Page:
The depth of the Hebrew language is stunning. The ancient biblical Hebrew alphabet, sometimes referred to as Paleo Hebrew, was more of a pictographic script. Archeology has shown that each letter was a picture and had its own meaning. In English, we have letters like A, B, C, D. These letters don’t have an individual meaning, but when we combine them into a word like BEAD, we understand the word. While there is still much that is unknown it appears that, in ancient Hebrew, the meaning of each “letter” carries its meaning into the meaning of the root word that it forms. Then the root word then carries its meaning into any word that it forms.
No other language on earth communicates this way. In English, we know what a pineapple is, but it has nothing to do with a pine or an apple. In Numbers 15, God commanded Israel to make “tassels” (“tsiysith”-pronounced “tzeet-tzeet”) on the edges of the garments to remind them to follow God’s ways. The root word for tassels is “Tsiyt” (pronounced “tzeet”) and means “blossom.” Just as a blossom (tsiyt) is a sign that fruit is being produced, the tassels (tsiysith) were to remind the wearer to blossom God’s goodness and follow His ways. To a Hebrew reader, the Bible is full of word plays, puns, and rhymes, intended to help the hearer remember and learn. Many of these are lost in translation.
Because the ancient Hebrew letters were pictures, everything in ancient Hebrew can be explained by something that is tangible. In the time of Abraham or Moses, if what God was communicating did not relate to something that interacted with the five senses, it didn’t exist. This communicates that God is One who is extremely practical and wants us to understand. He does not give us spiritual knowledge that does not relate to our “real world” but uses our world to communicate what He is like. Jesus taught the same way in Matthew 5-7. “You are the salt of the earth. Look at the birds. Consider the lilies.” Everything from God is practical, useful and to help us in our everyday lives.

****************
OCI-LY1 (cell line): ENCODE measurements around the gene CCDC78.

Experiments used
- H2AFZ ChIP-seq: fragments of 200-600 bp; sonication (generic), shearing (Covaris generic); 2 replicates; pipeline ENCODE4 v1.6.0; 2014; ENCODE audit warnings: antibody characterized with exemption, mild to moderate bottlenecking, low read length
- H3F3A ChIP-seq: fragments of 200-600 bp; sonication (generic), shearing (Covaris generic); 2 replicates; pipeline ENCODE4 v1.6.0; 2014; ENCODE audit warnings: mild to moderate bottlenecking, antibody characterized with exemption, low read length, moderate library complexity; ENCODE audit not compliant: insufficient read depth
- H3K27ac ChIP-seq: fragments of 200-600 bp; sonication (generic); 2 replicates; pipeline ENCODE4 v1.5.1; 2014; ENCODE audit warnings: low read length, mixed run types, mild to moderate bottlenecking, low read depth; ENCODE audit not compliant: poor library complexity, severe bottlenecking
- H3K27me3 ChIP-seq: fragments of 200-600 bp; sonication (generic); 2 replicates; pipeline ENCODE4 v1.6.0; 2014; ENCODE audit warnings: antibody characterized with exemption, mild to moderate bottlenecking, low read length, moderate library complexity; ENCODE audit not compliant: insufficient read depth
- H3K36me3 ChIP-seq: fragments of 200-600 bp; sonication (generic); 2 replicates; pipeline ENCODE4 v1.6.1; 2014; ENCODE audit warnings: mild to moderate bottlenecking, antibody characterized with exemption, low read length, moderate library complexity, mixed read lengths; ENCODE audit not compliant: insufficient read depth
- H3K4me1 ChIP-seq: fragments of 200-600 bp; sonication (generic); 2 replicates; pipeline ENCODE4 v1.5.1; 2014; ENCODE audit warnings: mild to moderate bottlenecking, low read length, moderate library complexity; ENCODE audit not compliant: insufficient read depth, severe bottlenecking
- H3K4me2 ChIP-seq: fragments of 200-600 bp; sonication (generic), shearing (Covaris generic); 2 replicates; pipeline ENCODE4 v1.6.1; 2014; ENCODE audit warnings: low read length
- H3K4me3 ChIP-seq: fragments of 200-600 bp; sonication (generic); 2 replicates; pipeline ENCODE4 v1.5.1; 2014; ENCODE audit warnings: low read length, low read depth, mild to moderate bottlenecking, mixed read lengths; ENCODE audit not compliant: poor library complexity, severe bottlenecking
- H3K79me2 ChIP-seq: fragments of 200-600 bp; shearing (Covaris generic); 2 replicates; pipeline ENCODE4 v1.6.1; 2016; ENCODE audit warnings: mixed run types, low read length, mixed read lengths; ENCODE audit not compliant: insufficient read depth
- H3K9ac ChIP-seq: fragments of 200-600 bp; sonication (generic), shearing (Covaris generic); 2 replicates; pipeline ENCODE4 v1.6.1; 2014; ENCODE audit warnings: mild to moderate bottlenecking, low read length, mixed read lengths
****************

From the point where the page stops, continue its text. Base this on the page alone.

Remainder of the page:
While these things are unique and amazing when compared to other languages, here is the miracle: no other dead language in history that has been revived for common usage except for Hebrew. It just so happens that it’s the same language that 2/3 of the Bible is written in — the very language that God choose to use to communicate His character to the world. The Bible even promised that He would revive it.
For then I will restore to the peoples a pure language that they all may call on the name of the Lord, to serve Him with one accord. Zephaniah 3:9 (NKJV)
What is startling about this promise is that the preceding verse contains every letter of the Hebrew aleph bet, including the five final forms (sofits). This is not true of any other verse found in Scripture. Since the Hebrew is the only language in history to ever be “restored,” this verse has been fulfilled in the last 100 years. In early 1900s, Hebrew was considered a dead language. Today, millions are learning and studying it. As a result, the Church’s understanding of God from Genesis to Malachi as well as the teachings and traditions of the Hebrew speaking Rabbi from Nazareth, Yeshua, has grown exponentially. This is yet another gift that we have received today from the revival of the nation of Israel.